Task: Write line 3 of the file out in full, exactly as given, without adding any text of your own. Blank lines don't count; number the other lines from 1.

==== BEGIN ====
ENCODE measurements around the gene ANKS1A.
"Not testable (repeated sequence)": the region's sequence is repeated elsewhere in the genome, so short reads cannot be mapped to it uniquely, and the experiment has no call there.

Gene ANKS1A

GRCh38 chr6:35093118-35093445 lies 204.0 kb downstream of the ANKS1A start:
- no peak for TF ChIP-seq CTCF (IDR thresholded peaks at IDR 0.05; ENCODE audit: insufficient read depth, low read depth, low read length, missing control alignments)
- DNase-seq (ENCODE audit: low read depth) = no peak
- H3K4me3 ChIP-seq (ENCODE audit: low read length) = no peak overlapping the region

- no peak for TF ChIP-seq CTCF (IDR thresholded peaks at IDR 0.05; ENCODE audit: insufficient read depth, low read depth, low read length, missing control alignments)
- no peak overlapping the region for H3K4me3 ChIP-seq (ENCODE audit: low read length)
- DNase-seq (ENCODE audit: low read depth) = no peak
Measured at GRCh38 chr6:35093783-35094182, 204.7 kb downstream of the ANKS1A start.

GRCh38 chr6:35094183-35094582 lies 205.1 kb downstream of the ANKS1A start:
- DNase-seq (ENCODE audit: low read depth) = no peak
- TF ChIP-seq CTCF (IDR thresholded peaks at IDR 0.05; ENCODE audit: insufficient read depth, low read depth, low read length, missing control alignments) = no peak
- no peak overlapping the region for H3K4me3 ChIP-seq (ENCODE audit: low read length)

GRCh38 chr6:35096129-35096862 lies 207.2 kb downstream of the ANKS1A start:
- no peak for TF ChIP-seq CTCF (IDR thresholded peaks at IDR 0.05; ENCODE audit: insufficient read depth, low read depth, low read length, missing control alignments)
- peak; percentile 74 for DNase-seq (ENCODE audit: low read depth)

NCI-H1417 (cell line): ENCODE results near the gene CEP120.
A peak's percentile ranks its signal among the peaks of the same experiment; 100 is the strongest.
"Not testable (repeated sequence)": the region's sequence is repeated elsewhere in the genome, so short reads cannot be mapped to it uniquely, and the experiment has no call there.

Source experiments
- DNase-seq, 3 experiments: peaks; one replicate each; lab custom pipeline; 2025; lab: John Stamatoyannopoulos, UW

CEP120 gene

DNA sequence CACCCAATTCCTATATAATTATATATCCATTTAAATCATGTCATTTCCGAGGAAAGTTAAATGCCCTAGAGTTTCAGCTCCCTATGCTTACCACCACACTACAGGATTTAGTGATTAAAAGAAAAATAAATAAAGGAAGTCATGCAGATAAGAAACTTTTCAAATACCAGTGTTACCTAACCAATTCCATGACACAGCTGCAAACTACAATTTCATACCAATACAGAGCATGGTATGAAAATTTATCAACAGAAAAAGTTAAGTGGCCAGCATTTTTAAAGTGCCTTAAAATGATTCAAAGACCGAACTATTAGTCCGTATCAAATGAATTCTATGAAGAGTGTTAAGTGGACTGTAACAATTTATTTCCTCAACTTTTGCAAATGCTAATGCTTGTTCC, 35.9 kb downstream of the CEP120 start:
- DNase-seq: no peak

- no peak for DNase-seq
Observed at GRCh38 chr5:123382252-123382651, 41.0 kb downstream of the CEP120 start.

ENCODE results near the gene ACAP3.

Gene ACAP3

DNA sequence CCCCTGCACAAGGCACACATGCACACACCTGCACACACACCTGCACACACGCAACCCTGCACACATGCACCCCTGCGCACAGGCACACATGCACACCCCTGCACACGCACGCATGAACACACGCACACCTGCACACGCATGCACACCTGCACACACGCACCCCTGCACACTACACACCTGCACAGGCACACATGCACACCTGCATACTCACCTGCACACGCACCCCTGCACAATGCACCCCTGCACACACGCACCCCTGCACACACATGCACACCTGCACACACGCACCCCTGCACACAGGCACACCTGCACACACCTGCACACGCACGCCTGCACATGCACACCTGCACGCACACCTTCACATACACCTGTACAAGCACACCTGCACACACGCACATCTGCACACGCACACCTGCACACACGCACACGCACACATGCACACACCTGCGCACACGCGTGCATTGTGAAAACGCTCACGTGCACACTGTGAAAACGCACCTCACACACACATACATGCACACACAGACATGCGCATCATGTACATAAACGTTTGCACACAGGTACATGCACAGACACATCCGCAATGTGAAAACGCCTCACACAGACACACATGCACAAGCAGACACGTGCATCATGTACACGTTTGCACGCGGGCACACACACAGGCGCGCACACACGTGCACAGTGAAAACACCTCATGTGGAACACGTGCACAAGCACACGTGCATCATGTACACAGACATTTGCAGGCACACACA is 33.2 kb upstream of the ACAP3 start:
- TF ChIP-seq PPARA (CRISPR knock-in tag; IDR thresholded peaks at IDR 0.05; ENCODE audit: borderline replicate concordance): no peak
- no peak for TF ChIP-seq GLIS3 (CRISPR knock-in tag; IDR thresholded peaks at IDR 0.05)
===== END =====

Gene ANKS1A